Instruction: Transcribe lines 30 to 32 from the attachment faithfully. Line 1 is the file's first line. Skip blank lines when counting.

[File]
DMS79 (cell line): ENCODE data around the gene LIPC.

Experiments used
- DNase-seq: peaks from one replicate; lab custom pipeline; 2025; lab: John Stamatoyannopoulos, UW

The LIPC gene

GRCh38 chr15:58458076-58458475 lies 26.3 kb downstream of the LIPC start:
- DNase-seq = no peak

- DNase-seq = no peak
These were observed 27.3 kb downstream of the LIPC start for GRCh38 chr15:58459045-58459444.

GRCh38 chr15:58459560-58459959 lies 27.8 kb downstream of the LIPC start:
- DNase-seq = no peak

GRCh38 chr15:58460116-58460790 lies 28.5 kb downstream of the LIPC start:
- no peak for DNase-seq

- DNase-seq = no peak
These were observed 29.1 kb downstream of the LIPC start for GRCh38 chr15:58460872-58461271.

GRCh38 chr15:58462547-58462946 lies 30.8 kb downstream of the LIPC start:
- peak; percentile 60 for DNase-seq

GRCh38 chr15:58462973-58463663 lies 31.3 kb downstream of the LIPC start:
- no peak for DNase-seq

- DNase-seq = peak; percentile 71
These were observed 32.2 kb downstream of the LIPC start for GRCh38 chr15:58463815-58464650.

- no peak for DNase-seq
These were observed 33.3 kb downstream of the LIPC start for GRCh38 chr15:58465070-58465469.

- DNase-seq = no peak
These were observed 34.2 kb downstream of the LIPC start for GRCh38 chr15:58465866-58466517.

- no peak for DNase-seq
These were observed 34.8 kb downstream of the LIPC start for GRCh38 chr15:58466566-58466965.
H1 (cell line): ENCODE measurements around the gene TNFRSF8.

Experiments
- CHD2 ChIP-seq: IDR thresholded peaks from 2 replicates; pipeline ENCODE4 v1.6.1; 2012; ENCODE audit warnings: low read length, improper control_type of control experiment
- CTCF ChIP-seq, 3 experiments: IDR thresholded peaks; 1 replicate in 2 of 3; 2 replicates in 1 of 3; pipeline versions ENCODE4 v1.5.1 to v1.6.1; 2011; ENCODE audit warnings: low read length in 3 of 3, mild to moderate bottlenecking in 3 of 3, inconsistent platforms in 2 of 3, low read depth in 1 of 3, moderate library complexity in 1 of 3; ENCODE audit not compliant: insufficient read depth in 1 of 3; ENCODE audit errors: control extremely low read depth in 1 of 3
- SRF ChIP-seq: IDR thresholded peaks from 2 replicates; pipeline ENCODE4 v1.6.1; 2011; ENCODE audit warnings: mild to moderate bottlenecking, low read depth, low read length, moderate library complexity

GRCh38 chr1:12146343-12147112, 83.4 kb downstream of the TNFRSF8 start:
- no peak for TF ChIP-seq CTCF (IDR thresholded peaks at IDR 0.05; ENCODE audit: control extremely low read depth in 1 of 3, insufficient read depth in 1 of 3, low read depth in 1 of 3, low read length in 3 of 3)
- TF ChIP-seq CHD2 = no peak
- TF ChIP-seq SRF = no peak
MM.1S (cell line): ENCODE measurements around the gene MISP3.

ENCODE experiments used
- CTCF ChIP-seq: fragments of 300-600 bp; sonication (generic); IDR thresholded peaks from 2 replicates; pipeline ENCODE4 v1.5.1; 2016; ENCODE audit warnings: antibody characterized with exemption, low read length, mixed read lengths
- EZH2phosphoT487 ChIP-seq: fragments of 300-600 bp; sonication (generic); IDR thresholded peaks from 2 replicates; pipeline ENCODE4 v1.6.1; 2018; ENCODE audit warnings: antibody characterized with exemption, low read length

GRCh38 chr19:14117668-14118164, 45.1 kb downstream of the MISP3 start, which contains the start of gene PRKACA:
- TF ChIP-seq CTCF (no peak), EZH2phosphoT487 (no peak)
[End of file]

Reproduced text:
- CTCF ChIP-seq, 3 experiments: IDR thresholded peaks; 1 replicate in 2 of 3; 2 replicates in 1 of 3; pipeline versions ENCODE4 v1.5.1 to v1.6.1; 2011; ENCODE audit warnings: low read length in 3 of 3, mild to moderate bottlenecking in 3 of 3, inconsistent platforms in 2 of 3, low read depth in 1 of 3, moderate library complexity in 1 of 3; ENCODE audit not compliant: insufficient read depth in 1 of 3; ENCODE audit errors: control extremely low read depth in 1 of 3
- SRF ChIP-seq: IDR thresholded peaks from 2 replicates; pipeline ENCODE4 v1.6.1; 2011; ENCODE audit warnings: mild to moderate bottlenecking, low read depth, low read length, moderate library complexity

GRCh38 chr1:12146343-12147112, 83.4 kb downstream of the TNFRSF8 start: